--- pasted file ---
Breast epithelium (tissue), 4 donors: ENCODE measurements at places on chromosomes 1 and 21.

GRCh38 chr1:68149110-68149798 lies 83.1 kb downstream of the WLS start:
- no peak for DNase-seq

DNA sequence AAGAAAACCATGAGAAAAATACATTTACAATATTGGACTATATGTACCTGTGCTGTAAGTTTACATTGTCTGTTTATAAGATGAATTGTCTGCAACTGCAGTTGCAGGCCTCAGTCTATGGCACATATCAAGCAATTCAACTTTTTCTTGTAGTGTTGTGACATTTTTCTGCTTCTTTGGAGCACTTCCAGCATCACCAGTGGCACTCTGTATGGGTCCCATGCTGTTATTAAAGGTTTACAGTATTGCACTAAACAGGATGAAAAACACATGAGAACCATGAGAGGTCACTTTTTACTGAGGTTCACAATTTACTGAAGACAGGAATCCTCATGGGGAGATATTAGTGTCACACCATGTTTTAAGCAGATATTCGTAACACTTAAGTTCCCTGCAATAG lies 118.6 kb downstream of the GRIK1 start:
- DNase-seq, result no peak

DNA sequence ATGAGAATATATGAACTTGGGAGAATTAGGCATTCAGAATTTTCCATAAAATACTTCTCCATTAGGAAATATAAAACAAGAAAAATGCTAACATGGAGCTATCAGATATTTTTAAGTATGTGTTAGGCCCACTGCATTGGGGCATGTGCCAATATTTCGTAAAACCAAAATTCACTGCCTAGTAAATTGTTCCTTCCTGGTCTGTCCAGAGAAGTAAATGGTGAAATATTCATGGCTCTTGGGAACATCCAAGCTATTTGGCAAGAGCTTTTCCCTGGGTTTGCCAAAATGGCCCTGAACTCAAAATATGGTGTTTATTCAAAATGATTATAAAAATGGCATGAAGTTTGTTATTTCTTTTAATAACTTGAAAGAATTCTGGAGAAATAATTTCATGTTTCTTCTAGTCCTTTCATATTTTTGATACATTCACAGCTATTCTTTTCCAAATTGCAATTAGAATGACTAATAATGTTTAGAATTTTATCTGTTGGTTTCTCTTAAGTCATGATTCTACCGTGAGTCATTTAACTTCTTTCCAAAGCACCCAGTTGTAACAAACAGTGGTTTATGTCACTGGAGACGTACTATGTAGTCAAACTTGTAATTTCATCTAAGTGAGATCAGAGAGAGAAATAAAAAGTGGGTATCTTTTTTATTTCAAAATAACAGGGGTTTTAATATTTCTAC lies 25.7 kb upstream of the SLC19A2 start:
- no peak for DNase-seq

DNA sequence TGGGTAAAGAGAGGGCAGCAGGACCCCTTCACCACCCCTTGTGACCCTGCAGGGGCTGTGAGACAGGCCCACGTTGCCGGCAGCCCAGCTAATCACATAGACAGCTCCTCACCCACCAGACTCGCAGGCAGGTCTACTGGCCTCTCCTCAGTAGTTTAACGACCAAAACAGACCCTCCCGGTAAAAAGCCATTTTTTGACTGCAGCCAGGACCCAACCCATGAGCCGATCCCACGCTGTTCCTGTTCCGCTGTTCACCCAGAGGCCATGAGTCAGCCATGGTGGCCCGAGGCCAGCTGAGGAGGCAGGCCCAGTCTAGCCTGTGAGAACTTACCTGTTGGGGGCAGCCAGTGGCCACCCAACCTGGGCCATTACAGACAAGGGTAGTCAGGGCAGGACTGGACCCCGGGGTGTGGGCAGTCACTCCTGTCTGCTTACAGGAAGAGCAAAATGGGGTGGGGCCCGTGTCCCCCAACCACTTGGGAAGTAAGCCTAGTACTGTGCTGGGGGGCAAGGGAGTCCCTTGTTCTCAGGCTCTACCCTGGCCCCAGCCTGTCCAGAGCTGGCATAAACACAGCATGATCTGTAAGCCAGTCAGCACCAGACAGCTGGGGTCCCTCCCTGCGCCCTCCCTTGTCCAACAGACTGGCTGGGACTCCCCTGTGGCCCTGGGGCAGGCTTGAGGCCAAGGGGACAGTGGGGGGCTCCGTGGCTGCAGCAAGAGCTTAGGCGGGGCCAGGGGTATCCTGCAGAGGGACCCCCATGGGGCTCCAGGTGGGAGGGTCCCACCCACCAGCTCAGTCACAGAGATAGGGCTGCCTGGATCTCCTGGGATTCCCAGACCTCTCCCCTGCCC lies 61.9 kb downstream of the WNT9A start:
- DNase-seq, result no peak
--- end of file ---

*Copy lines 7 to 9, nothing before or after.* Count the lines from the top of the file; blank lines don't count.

- no peak for DNase-seq

DNA sequence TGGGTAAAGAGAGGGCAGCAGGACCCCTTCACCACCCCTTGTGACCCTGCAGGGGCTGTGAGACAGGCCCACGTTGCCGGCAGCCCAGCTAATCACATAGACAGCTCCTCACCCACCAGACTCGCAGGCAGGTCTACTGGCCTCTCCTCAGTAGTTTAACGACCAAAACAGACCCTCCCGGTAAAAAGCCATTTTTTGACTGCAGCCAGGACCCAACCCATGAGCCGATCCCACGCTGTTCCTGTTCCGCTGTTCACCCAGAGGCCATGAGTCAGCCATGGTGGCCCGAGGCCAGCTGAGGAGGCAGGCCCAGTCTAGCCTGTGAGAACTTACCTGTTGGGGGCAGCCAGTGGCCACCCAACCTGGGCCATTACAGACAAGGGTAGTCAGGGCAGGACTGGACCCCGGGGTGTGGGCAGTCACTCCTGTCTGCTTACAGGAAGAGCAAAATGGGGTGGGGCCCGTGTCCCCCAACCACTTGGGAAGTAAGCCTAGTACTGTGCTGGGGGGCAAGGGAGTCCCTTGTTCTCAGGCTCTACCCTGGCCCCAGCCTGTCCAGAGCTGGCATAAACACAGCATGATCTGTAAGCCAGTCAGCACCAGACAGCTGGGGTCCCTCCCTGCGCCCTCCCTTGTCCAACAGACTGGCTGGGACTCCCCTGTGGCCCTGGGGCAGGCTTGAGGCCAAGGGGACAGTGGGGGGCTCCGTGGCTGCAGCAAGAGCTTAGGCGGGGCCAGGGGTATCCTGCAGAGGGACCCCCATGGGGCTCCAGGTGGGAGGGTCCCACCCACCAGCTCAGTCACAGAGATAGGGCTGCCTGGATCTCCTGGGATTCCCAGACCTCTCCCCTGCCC lies 61.9 kb downstream of the WNT9A start:
- DNase-seq, result no peak